Is Mastodon the new Twitter? And how the heck do you even use it?

mastodon social app
What is Mastodon, the so-called 'new Twitter'?SOPA Images - Getty Images

Whether you're on Twitter or not, it's likely you won't have failed to notice all the chatter around its new CEO - a certain shall we say... zany? billionaire, Elon Musk. Already the changes have been substantial, with Musk implementing (and then backtracking on) the option for users to buy themselves a blue 'verified' tick, causing all kinds of carnage (think: people creating celebrity and brand parody accounts). He's also laid off half the company's staff.

With all that in mind, and with concerns over an increase of hate speech on the (arguably, already volatile) platform, some Twitter users (and celebrities such as Gigi Hadid) have said they're planning to ditch it, or migrate over to 'Mastodon' instead. But what is Mastodon? How do you use Mastodon? And will it really become the new 'it' social media app?

What is Mastodon?

Named after an extinct elephant-like mammal, Mastodon is being heralded as a more intimate and 'nicer' version of Twitter, with a lot of familiar-looking features. Over on Mastodon, for instance, users have traded in hashtags for 'instances' and instead of tweets, you can 'toot'. Ahem.

It was created in 2016 by Eugene Rochko, after he became disgruntled with Twitter, and he recently told TIME, "It is a very positive thing to find that your work is finally being appreciated, respected and more widely known. I have been working very, very hard to push the idea that there is a better way to do social media than what the commercial companies like Twitter and Facebook allow."

The main difference though, between Mastodon and Twitter, is that rather than being one multi-functioning platform, there are lots of different independently-run and self-funded mini platforms known as servers (themed around everything from interests like tech and gaming, to location e.g. 'Glasgow.Social' is one) – anyone can create their own server and dictate the rules at play within it. You'll be asked to join one as soon as you sign up for Mastodon, but that said, you can still see all the other servers anyway, so it's not really a huge deal when it comes to deciding which one you choose to join – and if your pal opts for server A, whilst you're over on server B? No probs, you can still talk to people on a different server if you like and view all the other content on the app. Only thing is, if your server goes down for whatever reason, that's your account in hot water too (and apparently it's a bit fiddly to change server once you've committed).

Reports say Mastodon is all crowdfunded and a non-profit (with a slogan affirming it's 'not for sale'), which is a big part of its appeal right now, given that Twitter just 'sold out' to an astronomically rich man for the princely sum of $44 billion. It's free to use, but some of the server hosts do ask for donations, as they don't get paid to run or moderate their servers.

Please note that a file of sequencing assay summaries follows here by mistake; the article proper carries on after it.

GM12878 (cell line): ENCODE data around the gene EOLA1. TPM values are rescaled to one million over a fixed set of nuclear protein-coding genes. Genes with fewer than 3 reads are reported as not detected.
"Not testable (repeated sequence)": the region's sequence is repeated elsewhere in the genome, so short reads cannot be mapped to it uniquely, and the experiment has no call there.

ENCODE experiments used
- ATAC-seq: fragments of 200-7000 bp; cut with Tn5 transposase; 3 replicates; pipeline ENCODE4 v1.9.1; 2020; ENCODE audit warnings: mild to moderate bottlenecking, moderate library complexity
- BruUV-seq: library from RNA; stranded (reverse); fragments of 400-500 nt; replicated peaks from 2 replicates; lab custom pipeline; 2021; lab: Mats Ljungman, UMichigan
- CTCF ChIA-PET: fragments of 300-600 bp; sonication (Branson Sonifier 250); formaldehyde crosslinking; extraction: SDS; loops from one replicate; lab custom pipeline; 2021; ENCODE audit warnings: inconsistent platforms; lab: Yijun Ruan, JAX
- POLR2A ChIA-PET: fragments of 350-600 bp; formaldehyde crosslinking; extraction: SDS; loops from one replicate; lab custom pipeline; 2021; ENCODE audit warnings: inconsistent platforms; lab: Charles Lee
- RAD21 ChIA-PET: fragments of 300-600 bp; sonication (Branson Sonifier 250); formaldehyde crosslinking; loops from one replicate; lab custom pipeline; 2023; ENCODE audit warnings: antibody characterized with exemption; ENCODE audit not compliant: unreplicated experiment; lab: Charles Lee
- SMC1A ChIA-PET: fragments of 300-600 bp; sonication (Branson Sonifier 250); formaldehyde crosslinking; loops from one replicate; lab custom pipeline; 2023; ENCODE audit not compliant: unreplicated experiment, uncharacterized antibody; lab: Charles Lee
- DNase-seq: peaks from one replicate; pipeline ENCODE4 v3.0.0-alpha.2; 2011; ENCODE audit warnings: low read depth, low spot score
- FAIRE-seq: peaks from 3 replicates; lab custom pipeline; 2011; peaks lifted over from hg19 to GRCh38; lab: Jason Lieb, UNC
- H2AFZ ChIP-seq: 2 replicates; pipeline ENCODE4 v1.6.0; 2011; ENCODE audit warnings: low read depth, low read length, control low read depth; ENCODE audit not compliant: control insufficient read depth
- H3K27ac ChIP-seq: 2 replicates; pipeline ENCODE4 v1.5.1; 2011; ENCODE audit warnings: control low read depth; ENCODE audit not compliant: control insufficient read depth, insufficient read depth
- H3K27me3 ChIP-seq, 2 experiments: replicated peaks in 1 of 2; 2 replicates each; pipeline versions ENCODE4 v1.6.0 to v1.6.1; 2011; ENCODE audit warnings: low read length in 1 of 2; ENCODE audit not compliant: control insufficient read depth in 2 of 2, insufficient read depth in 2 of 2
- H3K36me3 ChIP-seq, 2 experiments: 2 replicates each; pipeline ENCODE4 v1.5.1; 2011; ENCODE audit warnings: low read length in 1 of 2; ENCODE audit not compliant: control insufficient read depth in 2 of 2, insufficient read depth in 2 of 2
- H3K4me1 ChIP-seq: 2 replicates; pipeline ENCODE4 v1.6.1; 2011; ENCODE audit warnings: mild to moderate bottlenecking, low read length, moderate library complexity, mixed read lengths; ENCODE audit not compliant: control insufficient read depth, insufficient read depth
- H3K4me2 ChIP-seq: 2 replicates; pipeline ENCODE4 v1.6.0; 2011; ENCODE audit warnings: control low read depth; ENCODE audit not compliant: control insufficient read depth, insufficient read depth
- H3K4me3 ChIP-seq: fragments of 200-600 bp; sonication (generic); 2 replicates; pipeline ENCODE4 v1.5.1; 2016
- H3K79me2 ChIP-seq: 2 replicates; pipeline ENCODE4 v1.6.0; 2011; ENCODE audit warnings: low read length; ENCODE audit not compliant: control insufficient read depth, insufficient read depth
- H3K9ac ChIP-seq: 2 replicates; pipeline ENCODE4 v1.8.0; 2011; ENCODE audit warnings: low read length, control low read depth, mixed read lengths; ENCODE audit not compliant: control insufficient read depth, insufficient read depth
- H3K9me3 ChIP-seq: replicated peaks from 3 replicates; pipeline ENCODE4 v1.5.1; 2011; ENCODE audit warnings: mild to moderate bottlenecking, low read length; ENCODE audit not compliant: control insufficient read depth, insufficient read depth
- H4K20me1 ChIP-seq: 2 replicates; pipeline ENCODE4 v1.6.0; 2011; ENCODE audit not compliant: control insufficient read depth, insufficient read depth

elon musk
Chesnot - Getty Images

How popular is Mastodon?

According to the platform's CEO (and only full-time employee), Rochko, Mastodon has recently surpassed one million daily active users – many of whom are new, following Musk's Twitter takeover. It's currently number 12 on the App store's 'social networking' chart in the UK.

In contrast, Twitter is thought to have around 300 million active users.

Where does Mastodon stand on free speech?

As well as Mastodon, other platforms including Parler (recently purchased by Kanye West, after he was banished from Twitter for making antisemitic slurs) and Gab, are offering an alternative to Twitter after mass discussions on free speech = hate speech going unchecked. While Parler has a reputation for hosting a tonne of extreme right wing Trump stans with a lot of rage, Rochko says Mastodon has 'naturally' attracted decent people. Whilst it might sound a risk that everyone can create their own rules on it, the CEO says it's actually led to a lot of thriving safe space communities.

"You can have communities that have much stricter rules than Twitter has. And in practice, a lot of them are [stricter]," he told TIME. "And this is part of where, again, the technology intersects with guidance or leadership from Mastodon the company. I think that, through the way that we communicate publicly, we have avoided attracting a crowd of the kind of people who you would find on Parler or Gab, or whatever other internet hate forums. Instead we’ve attracted the kind of people who would moderate against hate speech when running their own servers.

"Any server that wants to be promoted by us has to agree to a certain basic set of rules, one of which is that no hate speech is allowed, no sexism, no racism, no homophobia, or transphobia."

So, anyone else off to download Mastodon?

You Might Also Like